And quite right too. The acquiring of heritage varieties with a rich precious story should perhaps be something governed by the wide web of human relationships, not by the ability to pay in plastic over the internet. Jen, our Employment & Enterprise Worker, gladly agreed to add “artichoke mule” to her list of responsibilities when travelling love miles to the States at Christmas, but returned similarly empty-handed.

But it can’t end this way. Aimee, this year’s apprentice, had stopped off at Berlin’s Tempelhof community gardens during the 2012 PEDAL tour, a cycle ride from London to Palestine, sharing seeds and solidarity all the way. The gardens are set on West Berlin’s abandoned airport, and so have, at the very least, a symbolic vitality, as we try to combat climate change (towards which inappropriate air travel is a disproportionate contributor) through local food growing. She returned a year later, and recalls two Turkish, or perhaps Kurdish women, stuffing purple tubers into her hands. These were brought back and completely forgotten about, allowed to shrivel to within an inch of their lives until remembered like a distant dream and resuscitated in wet coir.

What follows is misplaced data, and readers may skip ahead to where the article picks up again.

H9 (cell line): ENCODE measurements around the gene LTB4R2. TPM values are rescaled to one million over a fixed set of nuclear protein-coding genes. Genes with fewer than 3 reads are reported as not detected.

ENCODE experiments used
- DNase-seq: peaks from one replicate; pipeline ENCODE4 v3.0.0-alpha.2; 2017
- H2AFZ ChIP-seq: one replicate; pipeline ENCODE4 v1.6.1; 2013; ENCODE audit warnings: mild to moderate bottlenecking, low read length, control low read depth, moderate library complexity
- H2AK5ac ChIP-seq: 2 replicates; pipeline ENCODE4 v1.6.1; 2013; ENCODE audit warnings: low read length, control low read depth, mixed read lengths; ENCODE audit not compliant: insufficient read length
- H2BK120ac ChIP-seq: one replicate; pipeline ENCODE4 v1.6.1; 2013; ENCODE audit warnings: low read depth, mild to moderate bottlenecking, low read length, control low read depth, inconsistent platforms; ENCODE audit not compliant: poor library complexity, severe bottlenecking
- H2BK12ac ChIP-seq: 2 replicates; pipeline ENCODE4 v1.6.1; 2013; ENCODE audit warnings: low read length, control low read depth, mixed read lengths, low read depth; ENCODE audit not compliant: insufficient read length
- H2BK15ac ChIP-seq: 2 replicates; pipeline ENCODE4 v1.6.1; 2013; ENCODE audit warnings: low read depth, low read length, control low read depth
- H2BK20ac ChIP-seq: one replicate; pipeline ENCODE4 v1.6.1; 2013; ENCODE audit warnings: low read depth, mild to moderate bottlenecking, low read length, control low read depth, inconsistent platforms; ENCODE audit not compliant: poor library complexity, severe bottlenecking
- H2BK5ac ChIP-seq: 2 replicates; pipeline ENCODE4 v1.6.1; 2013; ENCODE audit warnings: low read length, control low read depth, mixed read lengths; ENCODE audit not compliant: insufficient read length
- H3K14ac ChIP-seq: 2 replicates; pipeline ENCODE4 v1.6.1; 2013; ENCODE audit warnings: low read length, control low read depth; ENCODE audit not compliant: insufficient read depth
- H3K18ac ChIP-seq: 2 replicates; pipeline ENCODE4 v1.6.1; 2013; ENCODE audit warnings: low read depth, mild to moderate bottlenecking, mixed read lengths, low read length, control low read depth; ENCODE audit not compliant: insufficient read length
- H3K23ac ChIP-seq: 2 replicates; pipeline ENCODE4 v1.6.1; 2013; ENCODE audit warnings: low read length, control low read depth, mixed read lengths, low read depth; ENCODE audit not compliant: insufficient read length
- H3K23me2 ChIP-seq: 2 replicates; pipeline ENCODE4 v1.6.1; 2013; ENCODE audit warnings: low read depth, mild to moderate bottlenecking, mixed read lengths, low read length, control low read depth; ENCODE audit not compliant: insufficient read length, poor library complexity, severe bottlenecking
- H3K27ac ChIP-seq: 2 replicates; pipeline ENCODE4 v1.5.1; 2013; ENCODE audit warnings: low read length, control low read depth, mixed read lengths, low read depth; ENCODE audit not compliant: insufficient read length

The Level 2 course planted out the four sunchoke “seed” in February, at the very entrance of Jerusalem Drive, and now the mauve stems tower above the Gerards, and pretty much everything else, at 3.9 metres, or 15’4” in old money. They’re every bit the distinct, enchanting new variety we were craving. More than that: they seem, in all their glory, to be touched by some weird magic.

If there’s a moral to this story, it’s mainly this: a good artichoke is hard to find. And also that, sometimes, not always but often, if you fix the intention sure enough, the universe provides. Often, from another direction than the one you were looking in. The winter’s evenings of wishing on a screen, and Jen’s mission impossible, maybe helped bring into being our new sky-tickling artichoke variety, not from the Wild West, but much, much closer to home, via a compassionate Journey to the East. All along, what I was searching for was squirreled away at the bottom of Aimee’s bag, and strangely enough this is simply beautiful thought.